5. Shop online

    It’s very easy to get caught up in the excitement of Christmas lights, festive songs and ‘too good to miss’ deals when you’re out shopping. But by shopping online you could find it easier to stick to your list and avoid those tempting impulse buys.


    Christmas shopping

  6. Plan your Christmas dinner


    Aside from gifts, one of the biggest expenses at Christmas is feeding your friends and family. Plan your menu and buy what you need as early as you can, so you don’t have to make any last-minute dashes to potentially more expensive shops or supermarkets. Don’t be afraid to ask your guests to bring drinks, Christmas crackers or a dessert to help keep your costs down – they’ll probably be happy to help.


  7. Spread the costs

    The more you can do to spread out the cost of Christmas, the better. The solution? Buy as much as you can – like gifts and non-perishable food – in the months and weeks leading up to Christmas. This means everything doesn’t have to rely on one payday.


  8. Spend sensibly (and borrow responsibly)

    Don’t be tempted by festive spending fever – resist the urge to spend money unnecessarily. It’s much better to live within your means than head into the new year with financial difficulties.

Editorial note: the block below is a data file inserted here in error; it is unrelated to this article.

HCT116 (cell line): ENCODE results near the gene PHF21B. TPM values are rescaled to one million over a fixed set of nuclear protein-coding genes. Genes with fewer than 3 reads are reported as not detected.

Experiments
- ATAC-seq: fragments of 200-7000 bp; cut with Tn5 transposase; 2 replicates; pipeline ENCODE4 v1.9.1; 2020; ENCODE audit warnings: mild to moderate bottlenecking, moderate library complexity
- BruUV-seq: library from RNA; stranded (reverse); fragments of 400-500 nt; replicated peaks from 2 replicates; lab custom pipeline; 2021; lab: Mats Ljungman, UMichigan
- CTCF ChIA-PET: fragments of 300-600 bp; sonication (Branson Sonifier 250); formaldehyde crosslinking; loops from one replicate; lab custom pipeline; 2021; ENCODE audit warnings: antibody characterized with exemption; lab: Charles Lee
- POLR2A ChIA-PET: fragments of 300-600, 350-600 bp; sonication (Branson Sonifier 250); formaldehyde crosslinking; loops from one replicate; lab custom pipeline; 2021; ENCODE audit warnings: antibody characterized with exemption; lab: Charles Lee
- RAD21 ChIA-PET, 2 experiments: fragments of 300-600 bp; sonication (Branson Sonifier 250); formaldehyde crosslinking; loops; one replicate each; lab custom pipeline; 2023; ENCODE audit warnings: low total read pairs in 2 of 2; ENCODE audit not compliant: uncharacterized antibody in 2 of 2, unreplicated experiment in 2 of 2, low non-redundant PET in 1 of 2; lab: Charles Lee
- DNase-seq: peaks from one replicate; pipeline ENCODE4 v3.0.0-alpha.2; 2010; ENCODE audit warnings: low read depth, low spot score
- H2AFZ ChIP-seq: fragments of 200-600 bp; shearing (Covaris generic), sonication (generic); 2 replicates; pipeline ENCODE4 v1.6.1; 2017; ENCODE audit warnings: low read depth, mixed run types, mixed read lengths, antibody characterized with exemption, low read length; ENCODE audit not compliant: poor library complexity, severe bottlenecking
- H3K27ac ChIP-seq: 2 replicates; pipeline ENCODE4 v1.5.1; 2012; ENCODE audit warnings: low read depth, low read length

That being said, if you do need to borrow a little extra in the form of a loan, make sure you do it responsibly. A loan is not just for Christmas so make sure you consider what you’ll use the loan for, what you’re committing to and whether you can afford the repayments – not just now but in the future, too.

    When comparing loans, make sure you look out for lenders like us, who offer a ‘soft’ credit search to see whether you’re eligible without affecting your credit score. At Shawbrook we provide you with a personalised quote upfront so you can compare it to other lenders and decide which loan is right for you.

    Finally, whether you have an existing loan or are thinking about taking out a new one, make sure you meet your repayments on time.


  9. Read the small print

    If you do decide to borrow money over the festive season, double check all the terms and conditions before you agree to anything. That way, you’ll understand exactly what you’d be expected to repay and when, so you can avoid any nasty surprises. The same goes for any other big purchases you make this Christmas.


  10. Start saving for next year

    Didn’t manage to start your Christmas saving as early as you would have liked? Start thinking ahead to next year now and plan what you can put away each month. The earlier you start, the more time you can spend enjoying the countdown to Christmas, rather than worrying about how you’ll afford it.

    If you're concerned about debt or meeting repayments, the important thing is not to hide or ignore it. The earlier you address a potential problem, the sooner you can take action to solve it, reducing stress and potentially saving money in the long run. Visit our help and support section for more information.

*Source – The Independent